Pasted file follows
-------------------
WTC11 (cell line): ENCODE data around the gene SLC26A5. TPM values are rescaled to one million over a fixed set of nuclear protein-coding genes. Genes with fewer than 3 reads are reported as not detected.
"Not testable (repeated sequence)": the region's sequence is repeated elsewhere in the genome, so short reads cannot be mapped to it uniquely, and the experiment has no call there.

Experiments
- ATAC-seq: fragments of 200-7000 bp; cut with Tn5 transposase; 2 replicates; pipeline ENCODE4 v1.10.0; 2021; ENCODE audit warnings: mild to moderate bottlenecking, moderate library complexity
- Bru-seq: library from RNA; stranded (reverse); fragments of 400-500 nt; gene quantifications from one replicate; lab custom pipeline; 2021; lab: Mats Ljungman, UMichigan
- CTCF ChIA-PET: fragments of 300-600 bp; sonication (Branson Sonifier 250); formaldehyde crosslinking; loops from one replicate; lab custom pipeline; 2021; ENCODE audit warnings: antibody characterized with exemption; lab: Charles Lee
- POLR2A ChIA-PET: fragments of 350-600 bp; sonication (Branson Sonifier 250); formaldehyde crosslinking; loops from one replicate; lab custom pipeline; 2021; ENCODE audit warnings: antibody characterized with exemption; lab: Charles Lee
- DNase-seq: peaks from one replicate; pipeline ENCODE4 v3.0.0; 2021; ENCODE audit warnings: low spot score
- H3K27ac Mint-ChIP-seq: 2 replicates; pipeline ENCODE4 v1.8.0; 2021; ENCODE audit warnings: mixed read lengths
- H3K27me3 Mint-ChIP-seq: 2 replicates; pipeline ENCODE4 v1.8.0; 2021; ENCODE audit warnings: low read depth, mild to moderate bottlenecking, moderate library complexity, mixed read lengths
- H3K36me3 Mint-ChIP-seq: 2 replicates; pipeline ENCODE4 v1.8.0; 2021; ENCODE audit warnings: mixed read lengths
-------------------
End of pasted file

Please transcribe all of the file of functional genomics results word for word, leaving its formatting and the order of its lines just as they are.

WTC11 (cell line): ENCODE data around the gene SLC26A5. TPM values are rescaled to one million over a fixed set of nuclear protein-coding genes. Genes with fewer than 3 reads are reported as not detected.
"Not testable (repeated sequence)": the region's sequence is repeated elsewhere in the genome, so short reads cannot be mapped to it uniquely, and the experiment has no call there.

Experiments
- ATAC-seq: fragments of 200-7000 bp; cut with Tn5 transposase; 2 replicates; pipeline ENCODE4 v1.10.0; 2021; ENCODE audit warnings: mild to moderate bottlenecking, moderate library complexity
- Bru-seq: library from RNA; stranded (reverse); fragments of 400-500 nt; gene quantifications from one replicate; lab custom pipeline; 2021; lab: Mats Ljungman, UMichigan
- CTCF ChIA-PET: fragments of 300-600 bp; sonication (Branson Sonifier 250); formaldehyde crosslinking; loops from one replicate; lab custom pipeline; 2021; ENCODE audit warnings: antibody characterized with exemption; lab: Charles Lee
- POLR2A ChIA-PET: fragments of 350-600 bp; sonication (Branson Sonifier 250); formaldehyde crosslinking; loops from one replicate; lab custom pipeline; 2021; ENCODE audit warnings: antibody characterized with exemption; lab: Charles Lee
- DNase-seq: peaks from one replicate; pipeline ENCODE4 v3.0.0; 2021; ENCODE audit warnings: low spot score
- H3K27ac Mint-ChIP-seq: 2 replicates; pipeline ENCODE4 v1.8.0; 2021; ENCODE audit warnings: mixed read lengths
- H3K27me3 Mint-ChIP-seq: 2 replicates; pipeline ENCODE4 v1.8.0; 2021; ENCODE audit warnings: low read depth, mild to moderate bottlenecking, moderate library complexity, mixed read lengths
- H3K36me3 Mint-ChIP-seq: 2 replicates; pipeline ENCODE4 v1.8.0; 2021; ENCODE audit warnings: mixed read lengths